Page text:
Patents and Knowledge Diffusion: The Effect of Early Disclosure

Stefano Baruffaldi, Markus Simeth

Research output: Contribution to journalArticlepeer-review

34 Citations (SciVal)
85 Downloads (Pure)


We study how the timing of information disclosure affects the diffusion of codified technical information. On November 29, 2000, the American Inventors Protection Act (AIPA) reduced the default publication time of patents at the United States Patent and Trademark Office (USPTO) to 18 months. We analyze the effects of this change by means of a regression discontinuity design with time as an assignment variable and a complementary difference-in-differences analysis. Our study shows that information flows from patents measured by forward citations, increased. Interestingly, the degree of localization within geographic boundaries remained unchanged and technological localization even increased moderately. Moreover, the effect of early disclosure on citations from patents filed by patent attorney service firms is particularly strong. These results imply that knowledge diffusion stemming from speedier disclosure of technical information is confined to the existing attention scope and absorptive capacity of inventors and organizations.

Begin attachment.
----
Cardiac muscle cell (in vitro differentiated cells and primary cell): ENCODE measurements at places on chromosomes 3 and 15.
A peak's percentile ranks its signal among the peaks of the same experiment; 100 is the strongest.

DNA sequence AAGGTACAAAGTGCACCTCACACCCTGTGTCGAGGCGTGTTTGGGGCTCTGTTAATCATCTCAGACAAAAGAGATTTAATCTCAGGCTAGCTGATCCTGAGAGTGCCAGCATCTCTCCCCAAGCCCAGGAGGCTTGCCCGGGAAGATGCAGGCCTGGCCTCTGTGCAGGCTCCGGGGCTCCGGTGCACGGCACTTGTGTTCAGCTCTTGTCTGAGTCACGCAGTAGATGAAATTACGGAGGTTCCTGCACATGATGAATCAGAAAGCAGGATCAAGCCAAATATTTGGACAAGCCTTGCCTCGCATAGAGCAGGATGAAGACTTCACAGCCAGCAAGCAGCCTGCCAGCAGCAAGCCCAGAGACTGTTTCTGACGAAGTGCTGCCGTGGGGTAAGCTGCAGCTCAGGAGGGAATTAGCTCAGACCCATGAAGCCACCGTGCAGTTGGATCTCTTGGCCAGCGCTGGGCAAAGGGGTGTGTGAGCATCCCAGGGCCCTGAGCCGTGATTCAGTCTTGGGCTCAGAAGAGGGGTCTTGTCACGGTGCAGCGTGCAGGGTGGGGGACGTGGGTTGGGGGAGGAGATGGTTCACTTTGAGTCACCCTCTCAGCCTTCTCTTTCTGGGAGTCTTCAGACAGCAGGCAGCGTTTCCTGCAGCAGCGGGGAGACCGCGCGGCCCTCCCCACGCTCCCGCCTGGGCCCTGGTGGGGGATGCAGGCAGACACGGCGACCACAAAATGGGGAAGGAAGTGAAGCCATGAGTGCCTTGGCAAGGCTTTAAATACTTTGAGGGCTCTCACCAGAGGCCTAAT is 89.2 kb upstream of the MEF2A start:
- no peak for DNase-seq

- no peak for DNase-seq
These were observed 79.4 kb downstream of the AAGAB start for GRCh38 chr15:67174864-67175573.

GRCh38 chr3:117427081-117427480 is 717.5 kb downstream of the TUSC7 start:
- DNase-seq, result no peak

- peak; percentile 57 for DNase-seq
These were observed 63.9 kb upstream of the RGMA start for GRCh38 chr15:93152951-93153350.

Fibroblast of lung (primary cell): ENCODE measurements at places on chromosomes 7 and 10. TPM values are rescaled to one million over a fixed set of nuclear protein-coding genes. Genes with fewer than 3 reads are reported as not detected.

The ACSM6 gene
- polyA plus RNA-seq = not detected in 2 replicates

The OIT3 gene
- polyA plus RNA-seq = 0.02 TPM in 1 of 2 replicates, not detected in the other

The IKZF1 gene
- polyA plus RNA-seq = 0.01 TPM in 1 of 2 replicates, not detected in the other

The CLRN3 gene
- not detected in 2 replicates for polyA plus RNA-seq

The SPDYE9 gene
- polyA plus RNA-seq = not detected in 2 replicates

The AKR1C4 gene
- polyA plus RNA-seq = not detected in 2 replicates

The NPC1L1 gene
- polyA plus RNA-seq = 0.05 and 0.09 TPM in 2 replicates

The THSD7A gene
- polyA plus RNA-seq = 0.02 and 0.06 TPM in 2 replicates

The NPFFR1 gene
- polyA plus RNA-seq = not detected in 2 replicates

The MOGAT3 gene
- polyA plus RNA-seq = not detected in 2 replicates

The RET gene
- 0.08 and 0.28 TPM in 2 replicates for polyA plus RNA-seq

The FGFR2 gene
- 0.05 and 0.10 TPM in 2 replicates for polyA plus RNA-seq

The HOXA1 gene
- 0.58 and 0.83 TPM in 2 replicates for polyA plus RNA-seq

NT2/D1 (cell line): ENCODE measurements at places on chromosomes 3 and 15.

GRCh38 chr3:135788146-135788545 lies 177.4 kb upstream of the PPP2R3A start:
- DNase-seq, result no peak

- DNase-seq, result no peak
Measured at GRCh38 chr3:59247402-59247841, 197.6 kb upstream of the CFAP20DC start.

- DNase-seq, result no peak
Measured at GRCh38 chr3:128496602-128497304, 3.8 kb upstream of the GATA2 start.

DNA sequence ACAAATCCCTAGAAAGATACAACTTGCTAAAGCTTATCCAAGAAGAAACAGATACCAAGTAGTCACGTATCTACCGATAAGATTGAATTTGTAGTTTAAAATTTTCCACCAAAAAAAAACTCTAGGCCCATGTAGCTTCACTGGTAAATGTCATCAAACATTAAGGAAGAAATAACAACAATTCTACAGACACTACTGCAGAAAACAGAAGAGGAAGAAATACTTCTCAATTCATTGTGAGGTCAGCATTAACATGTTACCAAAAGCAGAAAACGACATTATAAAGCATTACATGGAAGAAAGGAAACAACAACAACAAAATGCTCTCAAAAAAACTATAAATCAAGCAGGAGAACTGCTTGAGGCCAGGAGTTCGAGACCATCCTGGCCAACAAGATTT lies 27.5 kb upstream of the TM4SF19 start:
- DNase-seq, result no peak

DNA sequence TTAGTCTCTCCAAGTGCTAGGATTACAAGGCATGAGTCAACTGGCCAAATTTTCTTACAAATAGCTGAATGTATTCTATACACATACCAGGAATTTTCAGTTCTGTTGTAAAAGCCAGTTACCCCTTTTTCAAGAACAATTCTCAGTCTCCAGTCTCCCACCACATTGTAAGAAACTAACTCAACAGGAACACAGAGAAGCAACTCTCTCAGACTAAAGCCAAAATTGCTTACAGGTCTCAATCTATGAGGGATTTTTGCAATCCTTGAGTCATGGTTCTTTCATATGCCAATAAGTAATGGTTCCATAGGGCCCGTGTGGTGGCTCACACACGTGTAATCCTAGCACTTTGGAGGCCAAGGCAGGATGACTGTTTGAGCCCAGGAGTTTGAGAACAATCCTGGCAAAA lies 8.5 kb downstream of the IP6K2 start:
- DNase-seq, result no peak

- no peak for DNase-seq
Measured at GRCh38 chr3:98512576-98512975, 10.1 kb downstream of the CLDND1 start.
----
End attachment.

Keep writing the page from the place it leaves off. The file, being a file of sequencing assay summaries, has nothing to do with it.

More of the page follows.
Original languageEnglish
Article number103927
JournalResearch Policy
Issue number4
Early online date10 Mar 2020
Publication statusPublished - 31 May 2020


  • AIPA
  • Information disclosure
  • Knowledge diffusion
  • Patent citations
  • Patent policy
  • Technology spillovers

ASJC Scopus subject areas

  • Strategy and Management
  • Management Science and Operations Research
  • Management of Technology and Innovation


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